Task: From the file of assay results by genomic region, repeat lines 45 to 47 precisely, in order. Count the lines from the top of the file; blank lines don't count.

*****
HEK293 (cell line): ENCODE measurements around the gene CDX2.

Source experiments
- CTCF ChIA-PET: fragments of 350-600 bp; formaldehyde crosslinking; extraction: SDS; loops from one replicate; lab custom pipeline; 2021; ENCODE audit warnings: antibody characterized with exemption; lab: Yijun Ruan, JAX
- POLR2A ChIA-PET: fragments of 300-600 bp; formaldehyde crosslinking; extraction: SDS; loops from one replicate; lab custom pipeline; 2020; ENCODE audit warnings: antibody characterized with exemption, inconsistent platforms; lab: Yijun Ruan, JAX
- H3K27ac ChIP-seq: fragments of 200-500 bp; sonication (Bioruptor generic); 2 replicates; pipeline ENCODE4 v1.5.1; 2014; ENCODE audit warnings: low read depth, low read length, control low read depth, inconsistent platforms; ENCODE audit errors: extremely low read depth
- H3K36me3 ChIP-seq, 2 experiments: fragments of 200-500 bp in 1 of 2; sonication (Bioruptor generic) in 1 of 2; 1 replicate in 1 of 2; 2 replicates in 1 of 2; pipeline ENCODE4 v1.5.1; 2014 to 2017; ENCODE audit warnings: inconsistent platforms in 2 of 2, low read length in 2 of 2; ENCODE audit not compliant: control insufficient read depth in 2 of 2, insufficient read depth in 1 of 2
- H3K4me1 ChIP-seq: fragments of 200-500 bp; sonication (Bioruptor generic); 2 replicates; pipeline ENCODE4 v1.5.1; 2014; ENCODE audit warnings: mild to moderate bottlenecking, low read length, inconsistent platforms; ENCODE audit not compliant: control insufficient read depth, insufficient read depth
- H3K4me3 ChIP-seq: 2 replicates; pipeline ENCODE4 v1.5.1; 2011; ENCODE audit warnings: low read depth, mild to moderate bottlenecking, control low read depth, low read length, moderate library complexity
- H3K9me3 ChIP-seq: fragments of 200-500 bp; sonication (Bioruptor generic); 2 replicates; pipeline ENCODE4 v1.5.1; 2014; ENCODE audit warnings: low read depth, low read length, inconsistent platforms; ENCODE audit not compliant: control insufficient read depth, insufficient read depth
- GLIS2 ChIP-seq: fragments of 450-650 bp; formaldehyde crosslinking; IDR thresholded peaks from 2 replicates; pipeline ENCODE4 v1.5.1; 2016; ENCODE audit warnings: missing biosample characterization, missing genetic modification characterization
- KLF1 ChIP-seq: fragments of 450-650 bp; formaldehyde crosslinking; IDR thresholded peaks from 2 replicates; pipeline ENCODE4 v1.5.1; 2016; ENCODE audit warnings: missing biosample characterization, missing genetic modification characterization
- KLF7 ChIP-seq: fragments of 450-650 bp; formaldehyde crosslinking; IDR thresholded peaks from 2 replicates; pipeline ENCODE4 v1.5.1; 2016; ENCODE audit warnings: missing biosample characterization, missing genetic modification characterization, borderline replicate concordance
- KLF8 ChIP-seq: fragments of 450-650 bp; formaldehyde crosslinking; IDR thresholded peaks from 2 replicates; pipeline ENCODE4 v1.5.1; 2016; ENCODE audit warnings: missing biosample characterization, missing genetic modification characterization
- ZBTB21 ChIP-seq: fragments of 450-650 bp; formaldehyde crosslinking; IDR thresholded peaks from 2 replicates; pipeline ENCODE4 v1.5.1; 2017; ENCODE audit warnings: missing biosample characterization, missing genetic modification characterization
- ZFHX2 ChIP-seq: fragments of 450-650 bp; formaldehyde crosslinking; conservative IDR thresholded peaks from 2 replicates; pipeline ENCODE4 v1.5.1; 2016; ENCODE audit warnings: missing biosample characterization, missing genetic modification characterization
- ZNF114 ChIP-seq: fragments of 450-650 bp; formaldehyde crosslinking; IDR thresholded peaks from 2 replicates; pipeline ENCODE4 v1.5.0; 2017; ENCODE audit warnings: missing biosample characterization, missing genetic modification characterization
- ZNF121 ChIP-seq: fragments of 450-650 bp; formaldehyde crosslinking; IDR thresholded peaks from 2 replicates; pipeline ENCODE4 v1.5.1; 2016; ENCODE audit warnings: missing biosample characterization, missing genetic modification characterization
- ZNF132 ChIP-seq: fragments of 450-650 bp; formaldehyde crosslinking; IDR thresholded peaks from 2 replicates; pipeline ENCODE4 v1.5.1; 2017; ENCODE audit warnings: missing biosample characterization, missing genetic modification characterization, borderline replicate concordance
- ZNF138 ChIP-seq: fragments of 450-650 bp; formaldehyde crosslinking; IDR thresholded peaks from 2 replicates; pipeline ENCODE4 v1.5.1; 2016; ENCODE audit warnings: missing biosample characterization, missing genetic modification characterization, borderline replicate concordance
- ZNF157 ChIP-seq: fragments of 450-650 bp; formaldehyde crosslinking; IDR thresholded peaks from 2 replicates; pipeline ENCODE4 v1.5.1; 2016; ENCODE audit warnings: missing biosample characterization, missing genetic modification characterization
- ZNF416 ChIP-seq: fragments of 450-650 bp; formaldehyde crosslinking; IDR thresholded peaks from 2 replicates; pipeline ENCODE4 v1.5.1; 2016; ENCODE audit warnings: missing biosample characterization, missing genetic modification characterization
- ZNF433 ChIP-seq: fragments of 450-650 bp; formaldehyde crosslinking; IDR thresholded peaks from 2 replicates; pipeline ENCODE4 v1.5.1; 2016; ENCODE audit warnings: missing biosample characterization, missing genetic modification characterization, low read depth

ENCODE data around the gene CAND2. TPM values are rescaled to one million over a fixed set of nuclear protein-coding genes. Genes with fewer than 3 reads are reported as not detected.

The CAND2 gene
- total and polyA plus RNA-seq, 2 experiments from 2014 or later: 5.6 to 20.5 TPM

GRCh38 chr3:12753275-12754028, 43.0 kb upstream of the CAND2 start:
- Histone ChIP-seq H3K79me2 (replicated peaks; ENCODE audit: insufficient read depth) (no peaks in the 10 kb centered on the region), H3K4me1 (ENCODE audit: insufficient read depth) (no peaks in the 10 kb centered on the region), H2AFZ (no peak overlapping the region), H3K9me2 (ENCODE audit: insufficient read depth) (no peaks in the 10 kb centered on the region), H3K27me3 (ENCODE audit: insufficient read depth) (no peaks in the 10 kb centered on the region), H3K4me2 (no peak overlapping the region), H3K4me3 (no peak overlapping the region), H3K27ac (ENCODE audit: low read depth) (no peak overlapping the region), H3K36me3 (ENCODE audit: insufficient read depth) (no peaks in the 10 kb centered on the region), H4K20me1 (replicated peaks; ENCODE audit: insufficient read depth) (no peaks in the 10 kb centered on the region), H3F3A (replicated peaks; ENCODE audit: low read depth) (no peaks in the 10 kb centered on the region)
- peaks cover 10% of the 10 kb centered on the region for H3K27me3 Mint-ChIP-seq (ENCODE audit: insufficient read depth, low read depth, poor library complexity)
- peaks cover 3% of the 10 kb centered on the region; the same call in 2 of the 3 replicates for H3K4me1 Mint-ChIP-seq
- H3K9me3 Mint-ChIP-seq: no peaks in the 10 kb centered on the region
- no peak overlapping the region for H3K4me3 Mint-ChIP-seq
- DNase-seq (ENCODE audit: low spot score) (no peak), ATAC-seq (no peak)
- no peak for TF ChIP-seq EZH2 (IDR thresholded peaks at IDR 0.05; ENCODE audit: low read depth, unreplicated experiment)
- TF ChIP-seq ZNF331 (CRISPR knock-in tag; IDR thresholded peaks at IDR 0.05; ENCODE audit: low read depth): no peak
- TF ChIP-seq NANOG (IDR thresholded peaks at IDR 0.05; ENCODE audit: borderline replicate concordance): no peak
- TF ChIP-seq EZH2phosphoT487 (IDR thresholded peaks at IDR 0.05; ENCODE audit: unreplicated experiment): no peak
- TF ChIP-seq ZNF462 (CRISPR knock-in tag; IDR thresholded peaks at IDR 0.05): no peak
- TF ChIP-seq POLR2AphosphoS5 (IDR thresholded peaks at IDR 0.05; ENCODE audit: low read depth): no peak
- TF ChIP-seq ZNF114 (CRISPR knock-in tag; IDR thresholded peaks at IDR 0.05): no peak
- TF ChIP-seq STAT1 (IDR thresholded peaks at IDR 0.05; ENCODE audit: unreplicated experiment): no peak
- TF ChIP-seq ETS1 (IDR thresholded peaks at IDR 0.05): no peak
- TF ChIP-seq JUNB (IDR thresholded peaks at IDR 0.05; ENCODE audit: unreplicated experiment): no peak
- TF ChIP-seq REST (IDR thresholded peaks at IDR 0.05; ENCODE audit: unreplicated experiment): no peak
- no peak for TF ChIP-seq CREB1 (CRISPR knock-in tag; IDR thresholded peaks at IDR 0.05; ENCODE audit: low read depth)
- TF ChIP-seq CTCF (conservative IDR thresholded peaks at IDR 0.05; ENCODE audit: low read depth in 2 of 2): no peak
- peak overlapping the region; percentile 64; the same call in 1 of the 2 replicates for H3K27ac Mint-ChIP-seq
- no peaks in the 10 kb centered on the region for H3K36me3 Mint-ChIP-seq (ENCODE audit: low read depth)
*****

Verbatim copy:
- TF ChIP-seq CTCF (conservative IDR thresholded peaks at IDR 0.05; ENCODE audit: low read depth in 2 of 2): no peak
- peak overlapping the region; percentile 64; the same call in 1 of the 2 replicates for H3K27ac Mint-ChIP-seq
- no peaks in the 10 kb centered on the region for H3K36me3 Mint-ChIP-seq (ENCODE audit: low read depth)